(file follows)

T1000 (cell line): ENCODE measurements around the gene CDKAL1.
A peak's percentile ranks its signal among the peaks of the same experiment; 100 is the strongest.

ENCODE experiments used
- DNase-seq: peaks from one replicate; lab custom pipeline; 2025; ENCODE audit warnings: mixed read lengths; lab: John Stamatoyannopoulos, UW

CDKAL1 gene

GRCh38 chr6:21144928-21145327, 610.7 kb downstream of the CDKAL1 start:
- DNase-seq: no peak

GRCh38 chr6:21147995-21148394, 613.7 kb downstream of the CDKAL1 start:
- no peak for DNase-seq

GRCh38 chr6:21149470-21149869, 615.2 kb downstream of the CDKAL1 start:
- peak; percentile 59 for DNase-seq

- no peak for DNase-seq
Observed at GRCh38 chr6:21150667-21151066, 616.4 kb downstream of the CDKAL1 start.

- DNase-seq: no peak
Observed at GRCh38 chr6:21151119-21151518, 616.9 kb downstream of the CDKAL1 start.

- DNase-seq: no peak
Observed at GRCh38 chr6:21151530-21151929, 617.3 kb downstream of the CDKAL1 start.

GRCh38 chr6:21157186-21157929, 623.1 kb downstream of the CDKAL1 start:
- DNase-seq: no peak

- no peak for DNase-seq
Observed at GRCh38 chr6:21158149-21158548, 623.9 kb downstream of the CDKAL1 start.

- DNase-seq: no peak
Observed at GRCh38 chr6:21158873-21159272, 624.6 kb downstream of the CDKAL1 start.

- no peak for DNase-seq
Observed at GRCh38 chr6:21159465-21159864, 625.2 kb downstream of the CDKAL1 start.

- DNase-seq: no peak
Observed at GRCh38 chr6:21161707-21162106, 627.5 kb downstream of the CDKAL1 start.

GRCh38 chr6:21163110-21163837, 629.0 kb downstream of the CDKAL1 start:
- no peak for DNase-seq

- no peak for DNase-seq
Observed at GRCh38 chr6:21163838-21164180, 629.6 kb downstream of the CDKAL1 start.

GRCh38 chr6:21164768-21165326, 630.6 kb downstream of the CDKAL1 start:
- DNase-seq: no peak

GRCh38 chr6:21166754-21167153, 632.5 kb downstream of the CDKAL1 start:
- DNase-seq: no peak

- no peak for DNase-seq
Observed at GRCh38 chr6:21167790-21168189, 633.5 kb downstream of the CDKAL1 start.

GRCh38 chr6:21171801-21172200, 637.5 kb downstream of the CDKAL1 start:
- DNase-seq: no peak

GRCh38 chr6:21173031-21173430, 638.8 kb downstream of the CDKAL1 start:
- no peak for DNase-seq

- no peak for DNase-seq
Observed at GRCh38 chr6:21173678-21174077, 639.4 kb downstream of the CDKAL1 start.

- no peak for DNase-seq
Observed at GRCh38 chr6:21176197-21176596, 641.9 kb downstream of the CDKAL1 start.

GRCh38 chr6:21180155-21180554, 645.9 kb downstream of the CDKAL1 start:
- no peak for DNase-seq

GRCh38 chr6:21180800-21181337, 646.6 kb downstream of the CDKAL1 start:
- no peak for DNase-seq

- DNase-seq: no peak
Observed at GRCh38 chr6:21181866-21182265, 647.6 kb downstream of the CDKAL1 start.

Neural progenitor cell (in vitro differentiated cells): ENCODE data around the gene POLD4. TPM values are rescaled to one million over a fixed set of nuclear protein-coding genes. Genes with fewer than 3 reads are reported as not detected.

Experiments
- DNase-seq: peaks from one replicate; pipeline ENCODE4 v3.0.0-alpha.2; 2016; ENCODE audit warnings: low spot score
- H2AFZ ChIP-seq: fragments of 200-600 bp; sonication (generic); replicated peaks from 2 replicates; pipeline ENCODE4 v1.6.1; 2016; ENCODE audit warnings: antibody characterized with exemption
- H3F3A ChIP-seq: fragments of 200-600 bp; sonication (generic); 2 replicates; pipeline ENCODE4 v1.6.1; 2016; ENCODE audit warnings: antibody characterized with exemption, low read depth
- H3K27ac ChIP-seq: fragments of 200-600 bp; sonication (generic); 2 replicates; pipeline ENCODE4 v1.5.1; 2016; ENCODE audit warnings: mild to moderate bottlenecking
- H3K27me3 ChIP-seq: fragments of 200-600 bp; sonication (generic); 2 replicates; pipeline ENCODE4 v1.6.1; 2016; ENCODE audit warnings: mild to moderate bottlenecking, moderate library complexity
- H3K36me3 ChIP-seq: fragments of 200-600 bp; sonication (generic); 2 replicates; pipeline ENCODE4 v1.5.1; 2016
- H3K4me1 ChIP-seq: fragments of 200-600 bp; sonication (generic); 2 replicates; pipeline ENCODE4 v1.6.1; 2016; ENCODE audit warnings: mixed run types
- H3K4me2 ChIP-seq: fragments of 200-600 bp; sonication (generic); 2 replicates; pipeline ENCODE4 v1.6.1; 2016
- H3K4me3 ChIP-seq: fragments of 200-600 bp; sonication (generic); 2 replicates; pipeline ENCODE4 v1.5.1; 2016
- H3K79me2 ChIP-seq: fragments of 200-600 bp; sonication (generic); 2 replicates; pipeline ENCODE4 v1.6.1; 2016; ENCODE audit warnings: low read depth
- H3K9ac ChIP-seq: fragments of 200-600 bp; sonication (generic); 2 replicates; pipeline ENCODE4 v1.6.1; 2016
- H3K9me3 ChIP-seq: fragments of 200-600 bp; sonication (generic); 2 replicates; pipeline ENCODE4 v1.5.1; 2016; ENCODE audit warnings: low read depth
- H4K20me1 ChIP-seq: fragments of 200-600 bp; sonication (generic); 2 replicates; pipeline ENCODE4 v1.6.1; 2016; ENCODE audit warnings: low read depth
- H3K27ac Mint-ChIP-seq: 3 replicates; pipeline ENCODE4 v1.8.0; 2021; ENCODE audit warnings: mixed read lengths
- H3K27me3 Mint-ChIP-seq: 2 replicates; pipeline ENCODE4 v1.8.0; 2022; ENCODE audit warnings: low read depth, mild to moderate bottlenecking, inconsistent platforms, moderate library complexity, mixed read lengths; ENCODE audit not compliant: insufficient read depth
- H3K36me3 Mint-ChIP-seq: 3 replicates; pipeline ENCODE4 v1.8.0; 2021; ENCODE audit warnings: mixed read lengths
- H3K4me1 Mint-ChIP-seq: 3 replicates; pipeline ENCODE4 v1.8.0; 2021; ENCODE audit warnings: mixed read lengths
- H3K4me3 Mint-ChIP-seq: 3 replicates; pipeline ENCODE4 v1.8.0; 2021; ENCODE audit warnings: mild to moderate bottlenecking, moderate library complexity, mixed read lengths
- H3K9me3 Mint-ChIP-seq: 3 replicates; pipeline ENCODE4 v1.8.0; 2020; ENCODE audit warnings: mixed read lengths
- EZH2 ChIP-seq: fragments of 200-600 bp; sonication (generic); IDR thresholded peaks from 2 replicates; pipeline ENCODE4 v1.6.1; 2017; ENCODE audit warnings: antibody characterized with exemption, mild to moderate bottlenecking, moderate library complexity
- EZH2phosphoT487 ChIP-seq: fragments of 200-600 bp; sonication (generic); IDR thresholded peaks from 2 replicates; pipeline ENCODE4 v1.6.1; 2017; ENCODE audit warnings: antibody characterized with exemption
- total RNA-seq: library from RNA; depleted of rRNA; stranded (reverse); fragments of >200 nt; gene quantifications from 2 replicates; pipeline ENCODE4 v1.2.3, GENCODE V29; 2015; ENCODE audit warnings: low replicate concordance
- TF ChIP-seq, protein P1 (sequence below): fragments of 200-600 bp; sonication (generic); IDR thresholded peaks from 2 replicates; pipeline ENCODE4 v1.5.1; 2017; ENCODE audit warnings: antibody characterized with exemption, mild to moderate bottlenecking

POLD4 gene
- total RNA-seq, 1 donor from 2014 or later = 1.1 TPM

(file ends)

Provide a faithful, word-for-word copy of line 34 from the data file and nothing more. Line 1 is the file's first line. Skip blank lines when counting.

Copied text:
GRCh38 chr6:21166754-21167153, 632.5 kb downstream of the CDKAL1 start: